I was having lunch the other day with Jay Turnipseed, a winemaker I first met when he was at Mount Veeder and Franciscan wineries. Today, Jay is making wine for the Rutherford Wine Company, which has an extensive portfolio of wines, including Round Hill, Rutherford Ranch and Scott Family wines. I always enjoy talking to Jay because he is a fountain of knowledge when it comes to growing grapes and making wine.
The preponderance of fruit-ladened, bold and alcoholic red wines on the market has been bugging me of late, so I was eager to hear Jay's thoughts. His bourbon-barrel-aged zinfandel falls into that category, so Jay wasn't against this style because, as he said, it's a business decision. Sell whatever sells.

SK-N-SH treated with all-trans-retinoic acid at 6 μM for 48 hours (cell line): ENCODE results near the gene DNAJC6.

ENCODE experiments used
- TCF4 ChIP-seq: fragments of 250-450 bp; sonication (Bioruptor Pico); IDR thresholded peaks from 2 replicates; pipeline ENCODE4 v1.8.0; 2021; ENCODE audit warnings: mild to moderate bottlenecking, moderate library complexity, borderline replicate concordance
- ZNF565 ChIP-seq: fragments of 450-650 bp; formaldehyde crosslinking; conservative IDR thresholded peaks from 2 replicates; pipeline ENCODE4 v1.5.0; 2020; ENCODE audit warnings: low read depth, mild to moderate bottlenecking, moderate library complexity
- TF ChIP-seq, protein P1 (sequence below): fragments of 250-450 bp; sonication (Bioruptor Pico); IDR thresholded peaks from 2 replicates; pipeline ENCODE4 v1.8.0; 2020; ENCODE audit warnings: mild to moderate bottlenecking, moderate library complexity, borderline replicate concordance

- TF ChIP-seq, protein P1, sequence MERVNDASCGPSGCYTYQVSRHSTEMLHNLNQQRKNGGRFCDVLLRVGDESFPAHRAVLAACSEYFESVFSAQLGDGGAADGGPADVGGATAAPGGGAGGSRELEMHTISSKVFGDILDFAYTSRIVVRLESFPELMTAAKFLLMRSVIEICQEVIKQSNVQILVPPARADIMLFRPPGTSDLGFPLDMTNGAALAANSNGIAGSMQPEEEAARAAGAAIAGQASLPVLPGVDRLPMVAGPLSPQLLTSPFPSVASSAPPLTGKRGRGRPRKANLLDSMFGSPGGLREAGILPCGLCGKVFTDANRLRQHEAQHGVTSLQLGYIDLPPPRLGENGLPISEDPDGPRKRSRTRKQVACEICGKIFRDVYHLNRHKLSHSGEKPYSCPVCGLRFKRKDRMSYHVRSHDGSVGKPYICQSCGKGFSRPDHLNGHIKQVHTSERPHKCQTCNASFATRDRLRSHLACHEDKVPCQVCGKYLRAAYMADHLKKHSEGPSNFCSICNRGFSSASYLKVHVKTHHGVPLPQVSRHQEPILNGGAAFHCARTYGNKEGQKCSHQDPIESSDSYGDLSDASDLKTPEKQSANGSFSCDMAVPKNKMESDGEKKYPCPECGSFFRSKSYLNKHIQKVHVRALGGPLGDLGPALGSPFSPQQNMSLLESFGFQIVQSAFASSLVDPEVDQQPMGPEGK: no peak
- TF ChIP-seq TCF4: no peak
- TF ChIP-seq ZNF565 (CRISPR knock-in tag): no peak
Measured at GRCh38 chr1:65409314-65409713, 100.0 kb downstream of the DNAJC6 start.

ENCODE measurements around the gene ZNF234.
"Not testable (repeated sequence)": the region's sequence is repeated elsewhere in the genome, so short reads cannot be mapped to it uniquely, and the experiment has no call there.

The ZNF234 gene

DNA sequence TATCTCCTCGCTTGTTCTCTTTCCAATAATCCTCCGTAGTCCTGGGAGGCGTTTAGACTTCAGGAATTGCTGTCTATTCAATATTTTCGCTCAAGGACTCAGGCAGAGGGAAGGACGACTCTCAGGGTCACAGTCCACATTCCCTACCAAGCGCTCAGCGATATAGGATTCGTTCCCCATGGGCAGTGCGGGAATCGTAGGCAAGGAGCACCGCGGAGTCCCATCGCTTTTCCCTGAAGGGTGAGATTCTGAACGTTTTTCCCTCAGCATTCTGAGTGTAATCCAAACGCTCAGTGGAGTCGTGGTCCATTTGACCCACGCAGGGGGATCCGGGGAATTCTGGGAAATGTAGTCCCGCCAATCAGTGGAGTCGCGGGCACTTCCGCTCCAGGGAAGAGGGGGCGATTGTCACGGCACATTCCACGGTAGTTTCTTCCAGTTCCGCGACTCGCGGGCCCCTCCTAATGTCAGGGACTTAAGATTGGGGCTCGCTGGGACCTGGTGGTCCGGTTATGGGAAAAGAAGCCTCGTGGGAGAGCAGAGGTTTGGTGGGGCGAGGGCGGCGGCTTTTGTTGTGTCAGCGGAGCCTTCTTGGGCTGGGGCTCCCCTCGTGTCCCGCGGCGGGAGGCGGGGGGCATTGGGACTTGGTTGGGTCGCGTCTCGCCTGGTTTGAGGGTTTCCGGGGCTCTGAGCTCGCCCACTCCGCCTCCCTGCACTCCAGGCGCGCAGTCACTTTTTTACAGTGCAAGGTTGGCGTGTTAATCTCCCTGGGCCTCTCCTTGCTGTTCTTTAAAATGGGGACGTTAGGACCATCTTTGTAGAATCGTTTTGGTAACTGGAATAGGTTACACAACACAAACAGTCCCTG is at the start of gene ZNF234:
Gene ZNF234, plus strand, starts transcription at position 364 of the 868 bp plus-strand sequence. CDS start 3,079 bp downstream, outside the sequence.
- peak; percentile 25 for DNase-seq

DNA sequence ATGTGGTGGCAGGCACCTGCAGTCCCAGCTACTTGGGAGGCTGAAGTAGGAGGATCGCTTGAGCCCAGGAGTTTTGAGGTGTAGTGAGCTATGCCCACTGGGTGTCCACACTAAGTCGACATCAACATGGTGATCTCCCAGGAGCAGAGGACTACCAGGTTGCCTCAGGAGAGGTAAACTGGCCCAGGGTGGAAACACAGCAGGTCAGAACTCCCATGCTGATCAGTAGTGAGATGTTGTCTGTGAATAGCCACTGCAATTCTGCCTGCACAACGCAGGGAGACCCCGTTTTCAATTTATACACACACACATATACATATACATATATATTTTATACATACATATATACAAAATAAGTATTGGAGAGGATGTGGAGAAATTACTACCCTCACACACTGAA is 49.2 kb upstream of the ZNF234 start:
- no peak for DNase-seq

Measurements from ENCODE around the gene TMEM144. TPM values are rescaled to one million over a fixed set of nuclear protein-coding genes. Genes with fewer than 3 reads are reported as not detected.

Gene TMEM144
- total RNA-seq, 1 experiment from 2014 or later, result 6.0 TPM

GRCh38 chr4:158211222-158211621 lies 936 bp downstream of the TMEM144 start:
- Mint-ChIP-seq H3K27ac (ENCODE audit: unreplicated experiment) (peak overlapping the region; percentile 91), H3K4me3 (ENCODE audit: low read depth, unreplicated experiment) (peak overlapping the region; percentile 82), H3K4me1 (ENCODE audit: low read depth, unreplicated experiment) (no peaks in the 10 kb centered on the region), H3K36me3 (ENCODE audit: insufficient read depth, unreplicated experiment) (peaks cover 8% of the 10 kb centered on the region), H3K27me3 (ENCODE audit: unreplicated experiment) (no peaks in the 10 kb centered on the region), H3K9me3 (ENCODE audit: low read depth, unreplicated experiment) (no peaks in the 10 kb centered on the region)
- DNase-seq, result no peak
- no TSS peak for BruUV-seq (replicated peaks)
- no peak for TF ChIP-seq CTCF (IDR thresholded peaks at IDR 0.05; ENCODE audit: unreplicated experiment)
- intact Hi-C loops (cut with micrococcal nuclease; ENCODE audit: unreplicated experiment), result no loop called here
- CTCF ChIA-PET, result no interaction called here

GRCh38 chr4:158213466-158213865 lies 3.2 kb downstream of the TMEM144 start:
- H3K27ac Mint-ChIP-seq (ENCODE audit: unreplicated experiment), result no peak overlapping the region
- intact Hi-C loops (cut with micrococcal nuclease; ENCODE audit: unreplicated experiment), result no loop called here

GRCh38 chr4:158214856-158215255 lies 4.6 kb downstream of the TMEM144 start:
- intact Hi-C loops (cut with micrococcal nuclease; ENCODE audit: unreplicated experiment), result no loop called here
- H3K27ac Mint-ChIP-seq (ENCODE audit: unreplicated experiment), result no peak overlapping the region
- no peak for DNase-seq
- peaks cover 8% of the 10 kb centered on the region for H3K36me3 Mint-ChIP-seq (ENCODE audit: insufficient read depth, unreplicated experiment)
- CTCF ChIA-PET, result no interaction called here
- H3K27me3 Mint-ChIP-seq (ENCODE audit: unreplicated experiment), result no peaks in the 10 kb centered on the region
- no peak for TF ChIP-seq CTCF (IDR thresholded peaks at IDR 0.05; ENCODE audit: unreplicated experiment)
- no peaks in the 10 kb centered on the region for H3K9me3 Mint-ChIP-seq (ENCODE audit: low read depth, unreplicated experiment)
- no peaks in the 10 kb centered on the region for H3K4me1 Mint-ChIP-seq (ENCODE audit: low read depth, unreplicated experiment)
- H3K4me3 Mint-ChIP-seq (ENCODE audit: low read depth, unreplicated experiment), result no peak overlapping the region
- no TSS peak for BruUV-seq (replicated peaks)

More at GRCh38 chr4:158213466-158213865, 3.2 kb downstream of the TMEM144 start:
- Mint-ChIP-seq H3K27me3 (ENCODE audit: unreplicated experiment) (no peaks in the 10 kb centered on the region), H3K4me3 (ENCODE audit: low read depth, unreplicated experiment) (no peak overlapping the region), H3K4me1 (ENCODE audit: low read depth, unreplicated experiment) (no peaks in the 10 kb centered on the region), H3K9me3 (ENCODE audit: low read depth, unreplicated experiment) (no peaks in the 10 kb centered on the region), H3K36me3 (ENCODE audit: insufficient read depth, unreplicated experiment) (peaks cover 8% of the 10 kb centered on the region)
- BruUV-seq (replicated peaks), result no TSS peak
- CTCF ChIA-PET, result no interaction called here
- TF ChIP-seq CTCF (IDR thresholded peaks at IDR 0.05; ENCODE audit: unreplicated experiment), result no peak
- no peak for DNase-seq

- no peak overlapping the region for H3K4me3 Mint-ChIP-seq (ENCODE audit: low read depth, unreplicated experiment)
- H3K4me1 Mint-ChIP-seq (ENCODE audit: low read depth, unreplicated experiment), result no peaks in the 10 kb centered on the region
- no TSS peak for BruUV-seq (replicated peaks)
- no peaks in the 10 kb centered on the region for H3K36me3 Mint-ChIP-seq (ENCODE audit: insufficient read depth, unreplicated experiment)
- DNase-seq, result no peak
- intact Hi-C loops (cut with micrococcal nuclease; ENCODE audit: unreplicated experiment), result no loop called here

However, Jay said that you lose a lot of varietal flavor when you over-extract a wine -- and that alone helped me to understand why I don't like these fruit bombs. He said that especially with cabernet sauvignon you can lose the currant flavor and instead pick up more dark cherry and plum character. Aha, I thought. I don't like plums in my wine and prefer fresh blackberry or black cherry flavors.
This riper style began more than a decade ago when wine critics like Robert Parker Jr. gave ripe wines with high alcohol levels a 90-plus ranking. In order to earn a higher score, winemakers changed their style of winemaking. Pretty soon the old style of wines with tannins and varietal character became rare.
Whether you like the Old World style of wines -- as do I -- is personal. But if you like ripe fruit, today's wines are made for you.